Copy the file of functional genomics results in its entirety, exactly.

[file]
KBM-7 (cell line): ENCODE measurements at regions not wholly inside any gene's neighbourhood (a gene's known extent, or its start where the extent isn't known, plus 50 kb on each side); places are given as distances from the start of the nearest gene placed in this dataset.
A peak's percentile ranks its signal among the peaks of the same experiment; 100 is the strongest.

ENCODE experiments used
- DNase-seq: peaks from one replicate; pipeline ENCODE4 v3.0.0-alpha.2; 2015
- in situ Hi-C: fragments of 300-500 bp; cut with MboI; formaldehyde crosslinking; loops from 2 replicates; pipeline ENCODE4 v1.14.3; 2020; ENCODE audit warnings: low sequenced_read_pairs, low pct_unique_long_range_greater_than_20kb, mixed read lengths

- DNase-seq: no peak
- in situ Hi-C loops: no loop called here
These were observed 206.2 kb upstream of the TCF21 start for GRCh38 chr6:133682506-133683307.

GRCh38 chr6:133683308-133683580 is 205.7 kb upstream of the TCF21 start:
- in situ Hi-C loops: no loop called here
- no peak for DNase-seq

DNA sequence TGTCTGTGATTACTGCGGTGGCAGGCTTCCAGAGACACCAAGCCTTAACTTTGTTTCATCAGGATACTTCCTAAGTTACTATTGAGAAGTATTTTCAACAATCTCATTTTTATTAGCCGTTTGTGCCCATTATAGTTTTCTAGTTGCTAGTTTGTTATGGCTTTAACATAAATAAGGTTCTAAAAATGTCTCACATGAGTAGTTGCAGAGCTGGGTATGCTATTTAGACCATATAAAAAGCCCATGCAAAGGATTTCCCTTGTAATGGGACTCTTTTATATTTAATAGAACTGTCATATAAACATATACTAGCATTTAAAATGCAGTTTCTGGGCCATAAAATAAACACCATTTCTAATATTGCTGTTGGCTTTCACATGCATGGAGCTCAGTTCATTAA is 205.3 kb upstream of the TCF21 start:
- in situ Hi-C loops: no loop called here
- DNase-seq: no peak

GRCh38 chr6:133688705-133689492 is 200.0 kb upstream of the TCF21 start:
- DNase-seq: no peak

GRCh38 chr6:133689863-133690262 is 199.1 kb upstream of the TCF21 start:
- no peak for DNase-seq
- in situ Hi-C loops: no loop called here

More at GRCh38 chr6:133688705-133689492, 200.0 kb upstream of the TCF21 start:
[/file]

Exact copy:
KBM-7 (cell line): ENCODE measurements at regions not wholly inside any gene's neighbourhood (a gene's known extent, or its start where the extent isn't known, plus 50 kb on each side); places are given as distances from the start of the nearest gene placed in this dataset.
A peak's percentile ranks its signal among the peaks of the same experiment; 100 is the strongest.

ENCODE experiments used
- DNase-seq: peaks from one replicate; pipeline ENCODE4 v3.0.0-alpha.2; 2015
- in situ Hi-C: fragments of 300-500 bp; cut with MboI; formaldehyde crosslinking; loops from 2 replicates; pipeline ENCODE4 v1.14.3; 2020; ENCODE audit warnings: low sequenced_read_pairs, low pct_unique_long_range_greater_than_20kb, mixed read lengths

- DNase-seq: no peak
- in situ Hi-C loops: no loop called here
These were observed 206.2 kb upstream of the TCF21 start for GRCh38 chr6:133682506-133683307.

GRCh38 chr6:133683308-133683580 is 205.7 kb upstream of the TCF21 start:
- in situ Hi-C loops: no loop called here
- no peak for DNase-seq

DNA sequence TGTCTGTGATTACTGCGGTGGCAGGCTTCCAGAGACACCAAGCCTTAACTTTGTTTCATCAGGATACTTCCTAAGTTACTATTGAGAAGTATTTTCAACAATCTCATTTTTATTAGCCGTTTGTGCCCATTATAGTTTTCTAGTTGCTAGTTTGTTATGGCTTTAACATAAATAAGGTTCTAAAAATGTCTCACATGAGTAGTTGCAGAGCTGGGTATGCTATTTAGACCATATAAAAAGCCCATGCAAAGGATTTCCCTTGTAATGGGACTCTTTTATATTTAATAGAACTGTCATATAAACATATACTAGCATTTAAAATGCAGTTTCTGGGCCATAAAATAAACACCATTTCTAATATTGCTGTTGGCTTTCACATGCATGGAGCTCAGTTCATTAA is 205.3 kb upstream of the TCF21 start:
- in situ Hi-C loops: no loop called here
- DNase-seq: no peak

GRCh38 chr6:133688705-133689492 is 200.0 kb upstream of the TCF21 start:
- DNase-seq: no peak

GRCh38 chr6:133689863-133690262 is 199.1 kb upstream of the TCF21 start:
- no peak for DNase-seq
- in situ Hi-C loops: no loop called here

More at GRCh38 chr6:133688705-133689492, 200.0 kb upstream of the TCF21 start: